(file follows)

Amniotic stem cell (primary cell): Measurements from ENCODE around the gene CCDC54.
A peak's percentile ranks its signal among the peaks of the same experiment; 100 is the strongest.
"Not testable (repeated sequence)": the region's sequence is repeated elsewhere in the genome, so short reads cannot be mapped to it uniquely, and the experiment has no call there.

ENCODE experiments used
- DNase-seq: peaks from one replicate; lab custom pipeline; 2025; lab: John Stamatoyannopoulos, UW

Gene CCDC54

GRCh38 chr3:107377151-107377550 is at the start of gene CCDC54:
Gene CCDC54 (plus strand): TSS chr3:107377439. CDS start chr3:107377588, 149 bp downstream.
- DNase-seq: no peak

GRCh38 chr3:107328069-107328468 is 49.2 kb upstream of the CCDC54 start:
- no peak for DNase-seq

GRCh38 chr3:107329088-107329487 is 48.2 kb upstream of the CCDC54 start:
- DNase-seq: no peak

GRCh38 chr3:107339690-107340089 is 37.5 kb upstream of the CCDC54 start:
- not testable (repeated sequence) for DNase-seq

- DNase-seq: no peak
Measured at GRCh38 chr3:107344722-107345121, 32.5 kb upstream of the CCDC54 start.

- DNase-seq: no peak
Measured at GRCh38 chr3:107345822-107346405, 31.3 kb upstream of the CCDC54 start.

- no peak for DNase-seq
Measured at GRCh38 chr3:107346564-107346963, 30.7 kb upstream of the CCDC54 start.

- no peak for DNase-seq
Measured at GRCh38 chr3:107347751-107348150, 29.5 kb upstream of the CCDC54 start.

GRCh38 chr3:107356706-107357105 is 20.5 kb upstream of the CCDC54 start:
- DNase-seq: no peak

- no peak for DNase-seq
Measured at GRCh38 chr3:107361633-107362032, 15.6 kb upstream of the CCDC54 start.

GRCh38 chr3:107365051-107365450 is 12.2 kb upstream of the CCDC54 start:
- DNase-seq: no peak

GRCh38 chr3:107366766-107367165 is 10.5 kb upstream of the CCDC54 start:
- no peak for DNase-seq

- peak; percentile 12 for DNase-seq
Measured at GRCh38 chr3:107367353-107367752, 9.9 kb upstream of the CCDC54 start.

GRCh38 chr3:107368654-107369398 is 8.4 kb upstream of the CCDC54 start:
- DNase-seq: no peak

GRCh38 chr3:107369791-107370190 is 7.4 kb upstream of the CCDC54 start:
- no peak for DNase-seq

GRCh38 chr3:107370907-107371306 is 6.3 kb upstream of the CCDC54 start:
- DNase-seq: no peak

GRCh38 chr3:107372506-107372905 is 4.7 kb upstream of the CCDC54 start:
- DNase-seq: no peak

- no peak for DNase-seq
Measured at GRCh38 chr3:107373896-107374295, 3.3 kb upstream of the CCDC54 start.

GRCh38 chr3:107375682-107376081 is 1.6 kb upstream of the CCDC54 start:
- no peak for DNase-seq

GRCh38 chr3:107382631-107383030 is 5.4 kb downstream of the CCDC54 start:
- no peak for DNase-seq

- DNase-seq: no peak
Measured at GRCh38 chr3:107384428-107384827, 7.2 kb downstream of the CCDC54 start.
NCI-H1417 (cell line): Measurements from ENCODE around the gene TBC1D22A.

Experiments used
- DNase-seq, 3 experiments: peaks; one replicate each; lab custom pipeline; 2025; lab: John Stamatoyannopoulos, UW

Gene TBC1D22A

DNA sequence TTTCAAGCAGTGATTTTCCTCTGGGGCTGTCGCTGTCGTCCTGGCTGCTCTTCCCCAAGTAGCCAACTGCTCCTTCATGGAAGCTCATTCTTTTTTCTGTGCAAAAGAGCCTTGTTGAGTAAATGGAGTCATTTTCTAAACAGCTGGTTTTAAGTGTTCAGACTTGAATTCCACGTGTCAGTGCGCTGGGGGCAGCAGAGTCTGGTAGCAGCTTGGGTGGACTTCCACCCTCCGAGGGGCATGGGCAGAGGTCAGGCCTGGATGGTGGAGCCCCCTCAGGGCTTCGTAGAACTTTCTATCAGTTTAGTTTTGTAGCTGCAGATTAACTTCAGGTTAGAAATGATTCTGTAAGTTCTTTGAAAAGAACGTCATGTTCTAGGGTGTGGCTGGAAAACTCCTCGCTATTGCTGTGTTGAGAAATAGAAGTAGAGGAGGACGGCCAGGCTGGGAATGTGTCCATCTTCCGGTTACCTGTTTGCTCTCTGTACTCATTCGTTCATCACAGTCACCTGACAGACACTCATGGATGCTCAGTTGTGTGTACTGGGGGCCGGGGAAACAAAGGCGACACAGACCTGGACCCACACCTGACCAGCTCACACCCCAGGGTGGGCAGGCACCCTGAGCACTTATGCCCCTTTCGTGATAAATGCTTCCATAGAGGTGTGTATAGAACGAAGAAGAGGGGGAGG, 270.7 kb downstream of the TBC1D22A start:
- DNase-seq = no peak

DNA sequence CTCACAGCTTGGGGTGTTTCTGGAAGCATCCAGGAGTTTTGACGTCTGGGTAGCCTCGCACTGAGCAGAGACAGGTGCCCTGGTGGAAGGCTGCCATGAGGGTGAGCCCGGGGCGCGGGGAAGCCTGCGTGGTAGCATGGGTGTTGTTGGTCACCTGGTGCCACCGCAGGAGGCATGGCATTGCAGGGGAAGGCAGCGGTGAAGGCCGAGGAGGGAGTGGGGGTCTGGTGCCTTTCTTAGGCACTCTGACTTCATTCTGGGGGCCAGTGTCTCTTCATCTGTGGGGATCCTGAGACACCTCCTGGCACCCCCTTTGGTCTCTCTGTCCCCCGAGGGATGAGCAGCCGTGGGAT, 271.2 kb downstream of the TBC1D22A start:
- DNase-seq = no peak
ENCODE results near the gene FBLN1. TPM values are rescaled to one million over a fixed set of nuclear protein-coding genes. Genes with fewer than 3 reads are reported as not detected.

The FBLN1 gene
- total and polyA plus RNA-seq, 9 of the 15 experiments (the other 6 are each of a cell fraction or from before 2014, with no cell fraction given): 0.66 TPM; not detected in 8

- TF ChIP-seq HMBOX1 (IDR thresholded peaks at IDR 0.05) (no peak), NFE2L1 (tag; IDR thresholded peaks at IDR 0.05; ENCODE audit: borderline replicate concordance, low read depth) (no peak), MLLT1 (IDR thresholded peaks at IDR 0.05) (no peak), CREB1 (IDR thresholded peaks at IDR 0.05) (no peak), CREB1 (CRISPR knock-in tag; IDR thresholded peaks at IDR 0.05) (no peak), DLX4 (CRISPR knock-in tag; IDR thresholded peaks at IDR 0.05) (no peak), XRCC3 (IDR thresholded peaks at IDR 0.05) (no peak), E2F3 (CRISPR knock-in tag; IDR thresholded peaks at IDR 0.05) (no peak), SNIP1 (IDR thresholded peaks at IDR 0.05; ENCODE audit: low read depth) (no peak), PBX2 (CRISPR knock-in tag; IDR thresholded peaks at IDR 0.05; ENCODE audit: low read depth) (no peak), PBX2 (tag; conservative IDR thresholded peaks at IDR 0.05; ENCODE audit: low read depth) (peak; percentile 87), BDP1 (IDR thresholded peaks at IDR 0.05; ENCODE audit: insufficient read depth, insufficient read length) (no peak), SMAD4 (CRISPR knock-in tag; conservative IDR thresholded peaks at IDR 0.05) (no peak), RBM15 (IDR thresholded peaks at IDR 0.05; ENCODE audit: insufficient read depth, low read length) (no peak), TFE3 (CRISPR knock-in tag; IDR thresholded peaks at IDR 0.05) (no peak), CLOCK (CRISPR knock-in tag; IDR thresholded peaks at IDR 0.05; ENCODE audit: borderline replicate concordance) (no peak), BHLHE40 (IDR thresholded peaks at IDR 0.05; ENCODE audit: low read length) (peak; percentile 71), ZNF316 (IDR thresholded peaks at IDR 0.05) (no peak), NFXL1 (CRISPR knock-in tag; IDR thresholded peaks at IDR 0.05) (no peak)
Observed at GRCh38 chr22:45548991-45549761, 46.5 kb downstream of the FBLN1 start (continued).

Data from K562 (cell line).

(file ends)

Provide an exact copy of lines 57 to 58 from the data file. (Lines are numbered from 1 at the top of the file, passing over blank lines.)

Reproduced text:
- DNase-seq = no peak
ENCODE results near the gene FBLN1. TPM values are rescaled to one million over a fixed set of nuclear protein-coding genes. Genes with fewer than 3 reads are reported as not detected.